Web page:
Sometimes research for one article leads to the creation of another. As I researched "5 Bizarre Inspirations Behind Famous Movie Scenes," I kept finding examples of that same idea outside of the world of film. Turns out you can be inspired to do things other than spend millions of dollars to make movies that Internet nerds will endlessly debate and fawn over for decades. You can be inspired by anything for whatever it is you're doing! What a world!
So here are examples of some unusual things that inspired famous works.
(For some inspiration of your own, watch Cracked's new mini-series Rom.Com.)
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After the birth of his son Sean, John Lennon did pretty much nothing other than raise his kid for a solid five years, only occasionally recording demos in his apartment. He learned to make bread. That was newsworthy, I guess. The guy just wanted to lead the beautiful, unglamorous life of a dad, as opposed to the one of a music legend. Can't blame him. When you've got Beatles money, screw it -- take a century off.
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Or enjoy lifelong irrelevancy in style!
In 1979, an avant-garde new wave band from Atlanta called the B-52s released their debut single, "Rock Lobster," a song that, if it hasn't already, should be used as the inspiration for a SyFy Channel Original Movie about mutant lobsters that kill people during a 1960s beach party.
In 1980, John Lennon found himself in a club in Bermuda called Disco 40, which was split into two levels: disco upstairs, new wave downstairs. Lennon went downstairs. Later, in an interview with Rolling Stone, Lennon said, "I suddenly heard 'Rock Lobster' by the B-52s for the first time. Do you know it? It sounds just like Yoko's music, so I said to myself, 'It's time to get out the old ax and wake the wife up!'"
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John Lennon strums wife while sitting beside ax.
Like a retired Rambo being called in for one last mission, "Rock Lobster" convinced John Lennon it was time to make music again. He and Ono traded off writing duties on what would eventually become the album Double Fantasy. Three weeks after its release, John Lennon was murdered. A year later, Double Fantasy won the Grammy for Album of the Year. John Lennon wouldn't have had that one last hurrah if not for one of the silliest songs ever written.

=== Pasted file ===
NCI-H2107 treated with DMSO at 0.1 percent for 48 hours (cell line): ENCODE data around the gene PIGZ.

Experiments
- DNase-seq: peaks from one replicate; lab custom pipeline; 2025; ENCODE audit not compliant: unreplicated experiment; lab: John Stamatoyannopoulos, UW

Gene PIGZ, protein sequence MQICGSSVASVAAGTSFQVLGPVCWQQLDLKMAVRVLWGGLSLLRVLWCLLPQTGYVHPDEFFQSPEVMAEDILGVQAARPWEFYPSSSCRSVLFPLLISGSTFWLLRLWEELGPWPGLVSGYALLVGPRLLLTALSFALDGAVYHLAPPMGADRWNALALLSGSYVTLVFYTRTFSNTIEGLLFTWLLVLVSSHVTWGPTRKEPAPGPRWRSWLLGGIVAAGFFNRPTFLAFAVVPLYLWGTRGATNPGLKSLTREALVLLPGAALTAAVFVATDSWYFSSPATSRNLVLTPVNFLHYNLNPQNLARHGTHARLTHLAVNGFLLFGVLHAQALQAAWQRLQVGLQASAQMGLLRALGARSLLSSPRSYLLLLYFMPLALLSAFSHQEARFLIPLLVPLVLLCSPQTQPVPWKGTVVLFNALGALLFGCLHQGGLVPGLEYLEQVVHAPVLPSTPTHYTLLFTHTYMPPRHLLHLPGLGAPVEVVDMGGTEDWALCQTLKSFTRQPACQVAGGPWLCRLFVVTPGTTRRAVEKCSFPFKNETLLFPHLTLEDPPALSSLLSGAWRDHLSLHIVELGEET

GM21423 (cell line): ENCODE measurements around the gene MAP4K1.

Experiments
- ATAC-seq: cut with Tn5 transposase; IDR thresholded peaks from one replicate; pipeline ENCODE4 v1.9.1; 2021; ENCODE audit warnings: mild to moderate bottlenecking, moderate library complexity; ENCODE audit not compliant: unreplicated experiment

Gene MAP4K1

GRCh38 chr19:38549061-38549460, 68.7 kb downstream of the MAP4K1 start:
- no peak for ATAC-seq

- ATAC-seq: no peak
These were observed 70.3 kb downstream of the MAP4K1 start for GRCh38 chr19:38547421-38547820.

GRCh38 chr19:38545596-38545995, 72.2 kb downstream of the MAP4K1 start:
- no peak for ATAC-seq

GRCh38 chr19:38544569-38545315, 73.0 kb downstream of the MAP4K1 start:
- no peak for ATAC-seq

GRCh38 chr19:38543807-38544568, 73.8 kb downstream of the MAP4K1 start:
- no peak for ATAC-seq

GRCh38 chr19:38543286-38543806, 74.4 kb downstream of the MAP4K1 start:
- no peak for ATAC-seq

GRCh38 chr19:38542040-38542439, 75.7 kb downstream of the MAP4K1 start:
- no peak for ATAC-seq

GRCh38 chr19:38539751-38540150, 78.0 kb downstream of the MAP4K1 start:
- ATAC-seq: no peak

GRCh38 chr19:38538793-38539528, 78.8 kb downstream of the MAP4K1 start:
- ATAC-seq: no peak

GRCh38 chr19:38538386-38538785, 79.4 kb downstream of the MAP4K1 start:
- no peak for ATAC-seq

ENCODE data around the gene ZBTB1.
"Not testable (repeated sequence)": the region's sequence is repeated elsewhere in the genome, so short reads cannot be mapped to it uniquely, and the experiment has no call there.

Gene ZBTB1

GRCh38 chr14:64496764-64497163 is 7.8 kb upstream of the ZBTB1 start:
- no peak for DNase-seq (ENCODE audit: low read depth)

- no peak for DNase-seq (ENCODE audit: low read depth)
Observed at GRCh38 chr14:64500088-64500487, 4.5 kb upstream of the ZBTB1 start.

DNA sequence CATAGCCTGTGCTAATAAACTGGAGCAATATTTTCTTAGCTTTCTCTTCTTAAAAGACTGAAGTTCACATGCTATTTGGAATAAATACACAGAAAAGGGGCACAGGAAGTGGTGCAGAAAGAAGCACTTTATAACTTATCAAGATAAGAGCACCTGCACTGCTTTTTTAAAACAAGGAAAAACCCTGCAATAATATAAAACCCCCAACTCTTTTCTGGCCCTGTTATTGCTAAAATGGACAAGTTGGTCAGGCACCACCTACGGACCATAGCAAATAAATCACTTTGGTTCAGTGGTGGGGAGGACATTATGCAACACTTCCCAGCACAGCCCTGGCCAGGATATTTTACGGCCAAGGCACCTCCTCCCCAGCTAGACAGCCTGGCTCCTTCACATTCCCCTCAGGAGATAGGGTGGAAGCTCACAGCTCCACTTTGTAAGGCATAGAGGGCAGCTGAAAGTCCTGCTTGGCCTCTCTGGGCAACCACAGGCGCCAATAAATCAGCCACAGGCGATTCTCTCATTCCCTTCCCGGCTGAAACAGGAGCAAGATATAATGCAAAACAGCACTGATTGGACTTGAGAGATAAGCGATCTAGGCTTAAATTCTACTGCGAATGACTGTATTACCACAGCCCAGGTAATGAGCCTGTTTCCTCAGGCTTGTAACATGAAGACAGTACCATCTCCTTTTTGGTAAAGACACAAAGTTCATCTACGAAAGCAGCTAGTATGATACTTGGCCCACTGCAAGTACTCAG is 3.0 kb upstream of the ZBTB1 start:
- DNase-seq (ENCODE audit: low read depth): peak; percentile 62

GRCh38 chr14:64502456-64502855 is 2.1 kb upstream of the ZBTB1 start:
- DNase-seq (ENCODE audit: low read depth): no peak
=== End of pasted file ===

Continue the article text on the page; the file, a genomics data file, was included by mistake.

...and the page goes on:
For a long, long time, it was perfectly legal for a high-strung, coked-out Wall Street commodity trader to use "misappropriated government information" to gain an advantage in commodity futures trading. All that bullshit jargon means that insider trading used to be totally 100 percent A-OK when trading on the commodity market. And it wasn't even that long ago. That is, until ...
... someone in Washington finally watched the 1983 Eddie Murphy movie Trading Places and then created a regulatory law based on it. In the movie, a rich white guy (Dan Aykroyd) and a poor black guy (Eddie Murphy) unwittingly become test subjects in a social experiment conducted by evil Wall Street tycoons, the Duke brothers. The film's climax revolves around the Duke brothers trying to use "misappropriated government information" to corner the frozen concentrated orange juice market and make a ton of cash.
Of course, we all remember the landmark Norbit Banishment to the Lower Regions of Walmart Movie Bins Act of 2007.
On March 3, 2010, Gary Gensler, the chairman of the Commodity Futures Trading Commission, gave testimony to Congress in which he specifically singled out Trading Places as the source of inspiration for his recommendation to ban insider trading on commodity markets. In July of 2010, President Obama signed the Dodd-Frank Wall Street Reform and Consumer Protection Act, and buried within it is the "Eddie Murphy Rule," a law that bans insider trading on commodity markets. So when you see Eddie Murphy and Dan Aykroyd on the beach at the end of the movie, understand that they didn't have to become cheating scumbags to defeat cheating scumbags. It was all perfectly legal, and that's terrifying.